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AAFC: Frost fans fight severe cold weather events in vineyards

May 16, 2022  By Agriculture and Agri-Food Canada

The frost fan extended and ready for testing at the Kentville Research and Development Centre vineyard. Photos courtesy of Agriculture and Agri-Food Canada.

Winemaking in Nova Scotia has enjoyed a rich 410-year-old history; in the last decade, the industry has exploded, totalling 19 wineries producing just under 1.9 million litres of wine per year, an economic impact of more than $218 million. While local wineries have grown accustomed to fluctuating weather in the Maritimes, wine grape growers have been affected by several unexpected and damaging cold-weather events in the last few years. Now, the industry’s biggest “fan” could also turn out to be a saviour for vineyards battling climate change.

In 2016, Agriculture and Agri-Food Canada’s (AAFC’s) Kentville Research and Development Centre (KRDC) planted a vineyard – a project largely spurred by a growing public interest in locally produced wines. The vineyard, which is the site of several research trials aimed at better understanding how to grow wine grapes in Nova Scotia, began as a visual spectacle that drew the attention of many. While the field initially seemed to promise success, its buds and leaves fell victim to cold temperatures.

The cold devastated the vineyard in two separate events, killing most crops and thwarting research efforts. Fortunately, scientists at KRDC are working on a solution, and the recent purchase of a portable frost fan has the potential to both combat cold temperatures and extend the growing season of Nova Scotian vineyards.


Harrison Wright (right) and Jeff Franklin in front of the massive frost fan recently purchased for the Kentville Research and Development Centre vineyard.

Hard at work on the task are AAFC plant physiologist Harrison Wright and longtime AAFC research technician Jeff Franklin. The two initially set out to monitor winter resiliency of various wine grape plants when the severity of the frost damage brought them to the forefront of the issue. They are currently researching how this frost fan technology can be best used to protect Nova Scotian vineyards.

“We were happy to see the stems rapidly growing into what was going to be our first real crop, then the June 2018 frost hit. More than 95 per cent of the primary grape buds were killed. If we had been a commercial grower, we would have had no income that year,” Wright says.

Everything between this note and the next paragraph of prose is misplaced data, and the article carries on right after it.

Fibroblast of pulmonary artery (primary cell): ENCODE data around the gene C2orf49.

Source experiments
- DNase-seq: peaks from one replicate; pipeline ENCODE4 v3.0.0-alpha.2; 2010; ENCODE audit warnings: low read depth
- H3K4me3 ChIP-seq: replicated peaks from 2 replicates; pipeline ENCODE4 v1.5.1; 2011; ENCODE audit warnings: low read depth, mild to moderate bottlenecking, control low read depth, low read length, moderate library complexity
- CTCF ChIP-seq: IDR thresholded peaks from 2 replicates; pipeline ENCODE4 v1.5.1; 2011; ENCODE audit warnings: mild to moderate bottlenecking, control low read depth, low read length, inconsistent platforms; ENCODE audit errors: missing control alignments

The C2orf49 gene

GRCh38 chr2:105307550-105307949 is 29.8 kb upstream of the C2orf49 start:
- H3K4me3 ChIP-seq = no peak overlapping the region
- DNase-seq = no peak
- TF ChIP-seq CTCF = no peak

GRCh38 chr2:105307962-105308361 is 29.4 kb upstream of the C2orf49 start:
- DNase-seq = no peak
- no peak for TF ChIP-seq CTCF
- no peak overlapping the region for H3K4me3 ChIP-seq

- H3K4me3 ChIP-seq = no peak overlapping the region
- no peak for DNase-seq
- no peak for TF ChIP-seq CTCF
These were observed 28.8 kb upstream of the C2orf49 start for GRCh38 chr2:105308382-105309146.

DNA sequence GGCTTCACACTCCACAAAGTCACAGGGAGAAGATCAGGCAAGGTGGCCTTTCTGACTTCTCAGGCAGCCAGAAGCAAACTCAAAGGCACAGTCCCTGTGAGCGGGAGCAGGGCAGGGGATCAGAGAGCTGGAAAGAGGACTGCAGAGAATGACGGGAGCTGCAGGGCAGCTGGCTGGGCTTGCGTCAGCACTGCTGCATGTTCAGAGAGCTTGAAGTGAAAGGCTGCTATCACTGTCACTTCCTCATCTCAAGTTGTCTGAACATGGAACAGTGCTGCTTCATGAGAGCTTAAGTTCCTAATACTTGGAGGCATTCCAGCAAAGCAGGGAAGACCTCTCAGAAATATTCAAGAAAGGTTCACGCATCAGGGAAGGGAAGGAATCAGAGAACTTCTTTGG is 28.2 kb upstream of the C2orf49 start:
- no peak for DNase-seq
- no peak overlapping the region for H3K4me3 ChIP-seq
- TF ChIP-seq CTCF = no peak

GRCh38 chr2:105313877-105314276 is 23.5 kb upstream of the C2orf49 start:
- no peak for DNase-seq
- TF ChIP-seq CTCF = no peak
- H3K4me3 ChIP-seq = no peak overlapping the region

“Then, in February 2020, low temperatures wiped out the crop on all of our vinifera grape vines for the second time in three years; our hardier hybrid grapes had a good crop. This was the last straw, and I knew we had to do something if we were going to continue to try and conduct grape research at the Kentville centre.”

The frost fan provides a potential solution to a certain kind of frost: radiation frost. Radiation frost typically occurs when the air near the ground is much cooler than the air directly above. This phenomenon, known as a “temperature inversion event,” is detectable by on-site temperature reading technology scientists use at KRDC. When these events are detected, the frost fan will react by pulling the warm air downwards and distributing it throughout the vineyard.

Scientists at KRDC are currently working to determine how frequently radiation frost is happening in the Maritimes. So far, one year of data collected at KRDC revealed that more than 90 per cent of the frost events were caused by radiation frost, but it will likely require a few years of further study before the scientists are able to see trends and better predict when it will happen. Wright believes the results at the Kentville research vineyard will be helpful to many grape growers and wine producers across the province.

“I think we will be able to answer this question rather quickly. The temperature readings from the Kentville Research and Development Centre vineyard should be similar to most grape-growing regions in Nova Scotia,” Wright says.

The benefits of the frost fan could go beyond saving the grapes and getting research back on track; it may also improve the chances of making discoveries related to bud survival by extending the growing season. The leaves of grapevines in Nova Scotia rarely deteriorate with age and drop naturally – they are more often frozen off.

“Vines lose their ability to ripen their fruit after a major frost. So we need all the frost-free days we can get in the fall to both ripen our grapes and for the plants to retain their leaves longer to stay healthy and get ready for winter. This new fan can be used to extend that season and our opportunity to make new scientific discoveries.”
– Harrison Wright, research scientist, Agriculture and Agri-Food Canada

Wright explains that Nova Scotia gets by with a shorter growing season than other major grape-growing regions in Canada, such as B.C., Ontario, and even Quebec. As the Nova Scotian wine grape industry continues to grow and expand, the benefits of frost protection and an extended growing season may lead to frost fans finding a place in vineyards across the province.

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